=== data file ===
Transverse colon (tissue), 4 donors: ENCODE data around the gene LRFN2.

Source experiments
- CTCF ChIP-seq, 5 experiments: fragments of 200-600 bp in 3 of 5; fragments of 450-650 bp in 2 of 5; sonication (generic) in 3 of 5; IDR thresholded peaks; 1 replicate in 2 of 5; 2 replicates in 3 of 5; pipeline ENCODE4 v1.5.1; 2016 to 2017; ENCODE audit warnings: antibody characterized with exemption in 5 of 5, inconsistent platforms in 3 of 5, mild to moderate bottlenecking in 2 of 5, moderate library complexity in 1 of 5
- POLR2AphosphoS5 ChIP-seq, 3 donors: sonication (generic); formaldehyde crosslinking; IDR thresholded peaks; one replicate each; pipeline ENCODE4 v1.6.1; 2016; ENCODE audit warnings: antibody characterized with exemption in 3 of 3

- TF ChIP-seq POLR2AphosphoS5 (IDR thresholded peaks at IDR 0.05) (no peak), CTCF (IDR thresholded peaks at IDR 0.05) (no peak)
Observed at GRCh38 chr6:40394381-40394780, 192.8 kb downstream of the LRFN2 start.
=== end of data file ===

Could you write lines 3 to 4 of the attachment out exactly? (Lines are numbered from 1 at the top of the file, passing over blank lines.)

- CTCF ChIP-seq, 5 experiments: fragments of 200-600 bp in 3 of 5; fragments of 450-650 bp in 2 of 5; sonication (generic) in 3 of 5; IDR thresholded peaks; 1 replicate in 2 of 5; 2 replicates in 3 of 5; pipeline ENCODE4 v1.5.1; 2016 to 2017; ENCODE audit warnings: antibody characterized with exemption in 5 of 5, inconsistent platforms in 3 of 5, mild to moderate bottlenecking in 2 of 5, moderate library complexity in 1 of 5
- POLR2AphosphoS5 ChIP-seq, 3 donors: sonication (generic); formaldehyde crosslinking; IDR thresholded peaks; one replicate each; pipeline ENCODE4 v1.6.1; 2016; ENCODE audit warnings: antibody characterized with exemption in 3 of 3